There’s something to be said about your first time. You’re nervous, excited and scared. You don’t know what to expect. What will it feel like? What if I don’t finish? How do I keep from going too fast too soon? Did I prepare enough? The marathon distance can be very intimidating for a first-timer, but the high you experience when you reach the finish line is unlike any other. And just like with anything else, it gets better with time and practice 😉 (Or so I hear…)
Looking back at my months of training, I can honestly say that I did not give my training 100%. There were times when I’d adjust the mileage and skip out on the occasional buildup run-once when I was on our anniversary trip to Michigan and also the weekend of Madelyn’s first birthday. If I could do it over again, there are some things I’d do differently-both in preparation and on race day.
- Follow the marathon plan you’ve chosen. Bart & Hal know a thing or two about marathon training. It’s okay to move your long run around (doing it on Sunday instead of Saturday), but if you want to be successful, don’t skimp out on mileage.
- Get serious about nutrition. During marathon training, I was not a carb queen much to my surprise. I did eat relatively healthy but my breakfast before most of my workouts consisted of coffee, water and a banana. Post workout would be a protein shake. No good for those longer runs. The week before the marathon, I loaded up on the good carbs as best as I could. Next time I’ll plan out my pre & post run meals/protein & carb ratios out a little better.
- Have a hydration plan in place and use it on those long practice runs. Toward the end, I switched over to Endurolyte tablets by Hammer. I liked them because they were just little electrolyte capsules I could just chug with water or Gatorade and I didn’t have to worry about carrying chews or trying to suck down a gel packet. I used them a few times on my practice runs and my system worked well. However, you tend to forget about replenishing your electrolytes when you’re running the streets of Chicago, high on life. There were a few times when I’d pass by a water stop, chug my water and continue on my way without even giving my electrolytes a second thought. Do whatever you can to try and remember to get the proper nutrition in during the race.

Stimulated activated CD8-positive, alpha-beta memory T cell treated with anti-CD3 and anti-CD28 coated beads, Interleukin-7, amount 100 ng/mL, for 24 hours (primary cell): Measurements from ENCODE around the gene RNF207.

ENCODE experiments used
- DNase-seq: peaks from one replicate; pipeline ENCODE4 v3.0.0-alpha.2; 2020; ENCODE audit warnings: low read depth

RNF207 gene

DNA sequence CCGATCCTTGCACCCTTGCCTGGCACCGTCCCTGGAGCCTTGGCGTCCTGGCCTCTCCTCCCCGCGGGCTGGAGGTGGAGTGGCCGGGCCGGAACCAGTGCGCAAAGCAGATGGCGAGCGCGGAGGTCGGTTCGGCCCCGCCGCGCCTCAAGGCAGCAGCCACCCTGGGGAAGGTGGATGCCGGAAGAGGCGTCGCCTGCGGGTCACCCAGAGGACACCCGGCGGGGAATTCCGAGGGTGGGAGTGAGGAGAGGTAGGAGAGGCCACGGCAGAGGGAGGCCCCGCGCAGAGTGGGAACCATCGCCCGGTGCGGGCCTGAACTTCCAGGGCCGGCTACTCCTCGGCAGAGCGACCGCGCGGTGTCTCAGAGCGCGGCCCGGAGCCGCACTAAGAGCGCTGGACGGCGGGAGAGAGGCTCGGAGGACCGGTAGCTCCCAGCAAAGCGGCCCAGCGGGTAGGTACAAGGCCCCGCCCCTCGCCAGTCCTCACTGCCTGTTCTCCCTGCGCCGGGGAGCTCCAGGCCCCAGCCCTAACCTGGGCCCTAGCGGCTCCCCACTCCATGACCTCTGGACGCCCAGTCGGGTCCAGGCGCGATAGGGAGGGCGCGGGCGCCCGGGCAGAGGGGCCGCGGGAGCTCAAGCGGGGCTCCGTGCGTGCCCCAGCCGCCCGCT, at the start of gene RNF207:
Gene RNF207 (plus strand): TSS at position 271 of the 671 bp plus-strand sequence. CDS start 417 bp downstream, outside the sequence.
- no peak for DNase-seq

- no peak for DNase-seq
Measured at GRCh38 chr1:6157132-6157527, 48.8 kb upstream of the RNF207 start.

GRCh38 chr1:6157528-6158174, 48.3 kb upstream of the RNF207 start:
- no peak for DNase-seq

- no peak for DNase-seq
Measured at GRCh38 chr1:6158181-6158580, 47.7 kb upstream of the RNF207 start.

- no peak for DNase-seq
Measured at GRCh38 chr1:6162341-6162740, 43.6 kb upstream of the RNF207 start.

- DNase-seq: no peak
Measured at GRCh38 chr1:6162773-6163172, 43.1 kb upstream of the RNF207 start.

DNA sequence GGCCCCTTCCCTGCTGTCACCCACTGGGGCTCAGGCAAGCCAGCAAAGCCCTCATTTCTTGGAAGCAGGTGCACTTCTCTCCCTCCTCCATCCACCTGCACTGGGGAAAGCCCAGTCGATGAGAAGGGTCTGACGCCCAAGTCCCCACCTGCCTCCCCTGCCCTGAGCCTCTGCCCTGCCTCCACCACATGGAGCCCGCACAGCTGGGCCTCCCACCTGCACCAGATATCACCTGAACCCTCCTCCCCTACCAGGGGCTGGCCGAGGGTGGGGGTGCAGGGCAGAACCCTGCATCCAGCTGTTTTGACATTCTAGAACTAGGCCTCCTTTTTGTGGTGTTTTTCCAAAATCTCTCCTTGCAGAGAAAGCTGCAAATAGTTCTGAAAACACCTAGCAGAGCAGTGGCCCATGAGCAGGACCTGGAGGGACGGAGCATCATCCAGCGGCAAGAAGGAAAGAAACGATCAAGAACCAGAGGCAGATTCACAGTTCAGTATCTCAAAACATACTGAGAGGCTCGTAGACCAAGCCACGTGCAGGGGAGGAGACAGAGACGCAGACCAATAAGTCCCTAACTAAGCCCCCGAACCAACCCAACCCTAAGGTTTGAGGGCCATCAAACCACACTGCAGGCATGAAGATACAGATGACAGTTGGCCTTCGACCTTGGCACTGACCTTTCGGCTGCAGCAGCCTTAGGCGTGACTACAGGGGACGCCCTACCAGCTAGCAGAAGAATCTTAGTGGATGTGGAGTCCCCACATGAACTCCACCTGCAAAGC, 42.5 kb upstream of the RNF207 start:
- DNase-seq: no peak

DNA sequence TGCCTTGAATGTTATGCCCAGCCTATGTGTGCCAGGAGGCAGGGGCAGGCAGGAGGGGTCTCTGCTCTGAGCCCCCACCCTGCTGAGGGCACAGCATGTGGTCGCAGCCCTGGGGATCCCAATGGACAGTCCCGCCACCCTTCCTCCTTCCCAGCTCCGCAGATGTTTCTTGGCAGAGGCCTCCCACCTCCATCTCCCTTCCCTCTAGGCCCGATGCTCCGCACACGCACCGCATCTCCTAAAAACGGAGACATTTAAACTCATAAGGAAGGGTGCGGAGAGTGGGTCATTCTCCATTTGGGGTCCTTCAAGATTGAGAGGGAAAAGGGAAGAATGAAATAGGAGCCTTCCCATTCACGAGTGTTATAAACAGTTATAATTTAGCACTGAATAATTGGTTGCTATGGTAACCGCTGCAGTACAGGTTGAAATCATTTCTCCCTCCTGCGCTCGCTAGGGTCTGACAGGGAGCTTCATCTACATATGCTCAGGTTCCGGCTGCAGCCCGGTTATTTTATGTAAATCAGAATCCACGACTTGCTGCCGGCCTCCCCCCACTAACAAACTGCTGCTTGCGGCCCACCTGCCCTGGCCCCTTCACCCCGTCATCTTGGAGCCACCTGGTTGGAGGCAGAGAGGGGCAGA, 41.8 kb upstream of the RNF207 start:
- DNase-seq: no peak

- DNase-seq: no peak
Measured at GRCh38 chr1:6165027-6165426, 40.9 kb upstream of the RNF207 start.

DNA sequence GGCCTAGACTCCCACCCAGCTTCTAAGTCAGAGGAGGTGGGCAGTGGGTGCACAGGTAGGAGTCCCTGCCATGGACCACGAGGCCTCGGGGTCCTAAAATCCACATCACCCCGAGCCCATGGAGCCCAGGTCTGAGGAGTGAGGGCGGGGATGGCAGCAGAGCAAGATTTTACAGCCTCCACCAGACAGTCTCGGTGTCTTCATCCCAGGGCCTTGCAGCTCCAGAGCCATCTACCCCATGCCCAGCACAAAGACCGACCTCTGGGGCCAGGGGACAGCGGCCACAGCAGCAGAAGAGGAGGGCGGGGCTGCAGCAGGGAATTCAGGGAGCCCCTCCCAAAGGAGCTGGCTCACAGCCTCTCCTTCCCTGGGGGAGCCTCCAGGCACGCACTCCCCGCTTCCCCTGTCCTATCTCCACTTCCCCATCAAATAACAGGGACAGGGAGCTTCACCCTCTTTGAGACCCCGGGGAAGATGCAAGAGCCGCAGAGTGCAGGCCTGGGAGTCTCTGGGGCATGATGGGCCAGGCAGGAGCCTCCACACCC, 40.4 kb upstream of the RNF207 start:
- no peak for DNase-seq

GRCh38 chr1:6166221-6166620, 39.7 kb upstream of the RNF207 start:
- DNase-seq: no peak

- Don’t forget your sunglasses/visor/hat. The whole time I trained, I wore either my sunglasses or visor and low and behold, on race day I left both of them in hubs’ car. Don’t do that. Squinting is no fun, it causes headaches and wrinkles. The last thing you want to do is weave in and out of the course to get to the shadier spots. Which brings me to my next point.
- STUDY your race course and hug the corners as best you can. A few weeks prior to race day, Larry posted this article stating that if runners don’t hug the corners of the courses 36 turns, they could possibly add up to a half mile to their race.
- Set multiple goals for yourself. You never know what can happen on race day and if you only set one goal (i.e. a finish time) and you don’t achieve it, it will take away from the awesomeness that was just accomplished. Look back at your training. You had good days and not so great days. The same thing can happen when it comes to marathon time. Not to mention other things you can’t control. Like the weather. Or the sun. Goal #1 for me was just to finish. Goal #2 was to finish in under 5 hours. Goal #2 didn’t happen, but I did achieve my main goal and now, I can take everything I learned and put it into practice when it comes time for marathon numero 2.
- Write your name somewhere visible on yourself. I wish I would’ve done this!! I saw lots of people with iron ons, bright tape & black sharpie (if you don’t want to ruin a shirt), and people who wrote their names on their arm with sharpies. Strangers will call out your name and cheer you on during the race and it’s really motivating.
- ENJOY every single moment! The marathon was honestly the fastest 5 hours of my life. There will be times on the course when you’re on top of the world one mile and the next mile, you’re hating life, questioning your sanity and wondering why you thought this was a good idea. Then you’ll hear Ray Charles singing America the Beautiful as you approach the finish and realize that those few miles of agony were totally and utterly worth it.